Collections pairing the imagery of established artists with high-profile apparel and accessories labels have represented a trend in the licensing and fashion businesses for some time, and that continues, as recent deals attest:
- Keith Haring’s estate and its agent Artestar are collaborating with Coach on a spring/summer 2018 collection of handbags and wallets, representing the latest in a long series of collaborations by the accessories brand. The limited edition encompasses familiar images such as Haring’s dancing men and dogs, as well as themes such as skateboarders and boom boxes.
- Uniqlo expanded its SPRZ NY project, which features artist-inspired items, to include a new collection of t-shirts and sweatshirts based on the designs of Sister Mary Corita (Corita Kent), licensed by the Corita Art Center and agent Parham Santana. The late artist, who was also known as an activist for social justice and peace, created brightly colored serigraph prints and watercolors.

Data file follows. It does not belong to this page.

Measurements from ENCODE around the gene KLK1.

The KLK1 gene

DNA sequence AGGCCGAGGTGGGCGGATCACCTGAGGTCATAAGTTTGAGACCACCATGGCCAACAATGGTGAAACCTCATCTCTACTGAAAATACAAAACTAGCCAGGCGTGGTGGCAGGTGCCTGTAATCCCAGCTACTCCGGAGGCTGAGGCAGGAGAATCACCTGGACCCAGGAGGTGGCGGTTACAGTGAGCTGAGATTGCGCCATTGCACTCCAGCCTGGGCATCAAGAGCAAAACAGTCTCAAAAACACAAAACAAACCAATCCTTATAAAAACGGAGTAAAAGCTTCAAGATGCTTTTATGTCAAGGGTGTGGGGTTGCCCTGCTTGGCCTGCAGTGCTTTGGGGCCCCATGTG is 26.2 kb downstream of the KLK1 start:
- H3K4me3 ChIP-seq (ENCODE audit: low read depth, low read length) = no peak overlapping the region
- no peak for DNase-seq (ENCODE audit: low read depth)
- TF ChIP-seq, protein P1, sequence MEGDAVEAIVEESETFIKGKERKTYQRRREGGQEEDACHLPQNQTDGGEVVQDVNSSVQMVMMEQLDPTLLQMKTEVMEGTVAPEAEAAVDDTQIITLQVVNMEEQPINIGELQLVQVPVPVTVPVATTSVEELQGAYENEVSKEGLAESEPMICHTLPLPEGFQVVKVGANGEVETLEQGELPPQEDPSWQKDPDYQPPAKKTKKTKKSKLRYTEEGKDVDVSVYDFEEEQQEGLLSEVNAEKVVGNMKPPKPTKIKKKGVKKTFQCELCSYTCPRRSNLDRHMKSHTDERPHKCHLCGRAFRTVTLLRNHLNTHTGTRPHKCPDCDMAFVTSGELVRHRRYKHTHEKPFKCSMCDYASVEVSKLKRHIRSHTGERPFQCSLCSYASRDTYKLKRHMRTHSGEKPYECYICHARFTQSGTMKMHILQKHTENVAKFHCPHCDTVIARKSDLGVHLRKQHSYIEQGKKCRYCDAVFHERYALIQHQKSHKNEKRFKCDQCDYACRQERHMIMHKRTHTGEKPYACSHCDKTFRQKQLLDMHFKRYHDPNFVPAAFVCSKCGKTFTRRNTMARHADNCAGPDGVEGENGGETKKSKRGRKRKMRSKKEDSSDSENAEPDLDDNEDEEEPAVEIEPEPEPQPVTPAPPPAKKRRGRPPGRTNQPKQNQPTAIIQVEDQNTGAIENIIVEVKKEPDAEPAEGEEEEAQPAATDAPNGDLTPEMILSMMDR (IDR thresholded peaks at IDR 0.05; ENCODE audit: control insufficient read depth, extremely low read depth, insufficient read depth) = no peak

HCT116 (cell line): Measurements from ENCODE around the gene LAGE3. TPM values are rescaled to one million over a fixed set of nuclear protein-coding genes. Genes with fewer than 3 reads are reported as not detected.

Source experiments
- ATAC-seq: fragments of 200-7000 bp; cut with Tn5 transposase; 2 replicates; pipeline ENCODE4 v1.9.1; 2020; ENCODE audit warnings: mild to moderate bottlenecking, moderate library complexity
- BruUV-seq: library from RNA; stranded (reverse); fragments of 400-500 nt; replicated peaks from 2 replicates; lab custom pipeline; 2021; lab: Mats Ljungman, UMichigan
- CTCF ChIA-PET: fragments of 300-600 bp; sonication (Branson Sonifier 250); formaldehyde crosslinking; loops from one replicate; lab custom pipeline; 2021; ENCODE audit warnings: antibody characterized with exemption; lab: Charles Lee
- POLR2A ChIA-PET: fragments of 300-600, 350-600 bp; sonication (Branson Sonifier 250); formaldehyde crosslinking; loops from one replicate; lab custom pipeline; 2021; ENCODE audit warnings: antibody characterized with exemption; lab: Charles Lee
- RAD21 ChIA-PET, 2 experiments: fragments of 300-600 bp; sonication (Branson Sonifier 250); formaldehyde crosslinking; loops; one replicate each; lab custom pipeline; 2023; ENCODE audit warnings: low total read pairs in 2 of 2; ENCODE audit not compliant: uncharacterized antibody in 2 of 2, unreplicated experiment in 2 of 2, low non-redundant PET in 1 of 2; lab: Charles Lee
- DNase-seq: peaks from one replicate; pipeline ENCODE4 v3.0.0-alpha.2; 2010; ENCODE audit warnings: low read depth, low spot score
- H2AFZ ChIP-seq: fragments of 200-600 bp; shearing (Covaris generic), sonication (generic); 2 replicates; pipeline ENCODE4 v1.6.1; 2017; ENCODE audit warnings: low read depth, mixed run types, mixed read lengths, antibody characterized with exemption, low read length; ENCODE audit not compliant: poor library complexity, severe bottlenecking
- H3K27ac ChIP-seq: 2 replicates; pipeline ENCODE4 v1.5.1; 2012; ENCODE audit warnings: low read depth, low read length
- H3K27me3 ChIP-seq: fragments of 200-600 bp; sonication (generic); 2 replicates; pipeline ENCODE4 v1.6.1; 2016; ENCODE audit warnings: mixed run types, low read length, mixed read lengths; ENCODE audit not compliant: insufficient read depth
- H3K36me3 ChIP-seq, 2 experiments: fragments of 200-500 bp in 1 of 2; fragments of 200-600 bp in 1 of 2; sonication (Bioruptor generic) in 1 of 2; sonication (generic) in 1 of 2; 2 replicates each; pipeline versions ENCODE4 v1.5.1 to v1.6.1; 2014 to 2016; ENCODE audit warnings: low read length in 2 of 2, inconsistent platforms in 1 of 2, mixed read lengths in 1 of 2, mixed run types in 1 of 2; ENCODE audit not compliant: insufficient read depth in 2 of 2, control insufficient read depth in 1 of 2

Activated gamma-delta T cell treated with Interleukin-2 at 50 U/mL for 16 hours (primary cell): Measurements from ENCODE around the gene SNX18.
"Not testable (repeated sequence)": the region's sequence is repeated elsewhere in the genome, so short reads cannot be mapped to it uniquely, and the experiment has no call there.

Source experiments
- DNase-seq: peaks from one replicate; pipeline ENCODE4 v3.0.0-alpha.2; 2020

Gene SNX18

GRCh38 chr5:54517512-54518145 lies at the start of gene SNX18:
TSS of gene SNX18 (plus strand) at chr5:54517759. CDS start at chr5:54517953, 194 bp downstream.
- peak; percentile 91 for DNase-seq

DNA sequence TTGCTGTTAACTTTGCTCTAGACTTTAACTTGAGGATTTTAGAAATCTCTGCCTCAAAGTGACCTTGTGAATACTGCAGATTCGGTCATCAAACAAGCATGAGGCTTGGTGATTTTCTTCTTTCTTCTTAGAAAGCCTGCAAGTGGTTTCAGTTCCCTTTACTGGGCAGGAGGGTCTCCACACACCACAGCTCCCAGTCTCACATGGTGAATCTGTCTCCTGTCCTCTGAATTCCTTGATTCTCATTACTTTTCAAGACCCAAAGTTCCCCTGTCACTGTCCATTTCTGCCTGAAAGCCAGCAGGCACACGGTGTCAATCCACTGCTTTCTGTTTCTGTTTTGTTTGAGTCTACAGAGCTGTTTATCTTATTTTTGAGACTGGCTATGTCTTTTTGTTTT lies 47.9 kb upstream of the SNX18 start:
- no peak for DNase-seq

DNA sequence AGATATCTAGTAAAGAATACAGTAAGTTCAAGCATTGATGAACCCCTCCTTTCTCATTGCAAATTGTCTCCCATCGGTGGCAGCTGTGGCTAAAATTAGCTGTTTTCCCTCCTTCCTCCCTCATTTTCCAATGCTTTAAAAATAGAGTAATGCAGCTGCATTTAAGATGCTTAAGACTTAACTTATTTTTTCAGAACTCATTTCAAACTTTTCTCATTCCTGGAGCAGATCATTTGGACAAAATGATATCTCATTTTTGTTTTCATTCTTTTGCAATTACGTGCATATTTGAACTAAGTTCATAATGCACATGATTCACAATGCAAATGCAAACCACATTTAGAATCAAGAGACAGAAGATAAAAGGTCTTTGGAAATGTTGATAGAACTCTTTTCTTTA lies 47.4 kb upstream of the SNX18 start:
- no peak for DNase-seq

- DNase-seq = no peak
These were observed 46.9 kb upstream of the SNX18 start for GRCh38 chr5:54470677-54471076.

- Guy Harvey Enterprises, which handles the business dealings for marine wildlife artist Guy Harvey, teamed with Perry Ellis International for a line of apparel including t-shirts, resort wear, performance fishing wear, and headwear for all ages, to debut in 2019. Harvey, a conservationist as well as an artist, already oversees an extensive range of apparel, gifts, jewelry, and artwork, with a portion of proceeds going to environmental causes through the Guy Harvey Ocean Foundation.
- Billabong announced its second limited edition under the Warhol Surf banner, based on Andy Warhol imagery licensed by the Andy Warhol Foundation. The board shorts, tops and tees, swimwear, and accessories are inspired by Warhol’s pop art images, including palm trees and tropical flower blossoms.
These examples, all announced in the last four months, illustrate the wide variety of fashion and art styles that are participating in and furthering this trend. And they represent just a small slice of the broader pool of fashion-artist collaborations, which range from Jeff Koons with Louis Vuitton—whose latest joint collection reinterprets classic paintings such as the Mona Lisa and Monet’s waterlilies—to polka dot specialist Yayoi Kusama with streetwear label X-Girl.
In fact, there have been so many artist-designer collaborations on the market for so long, and with new ones guaranteed to debut each season, that the phenomenon has become almost more of a style or genre in its own right than a trend.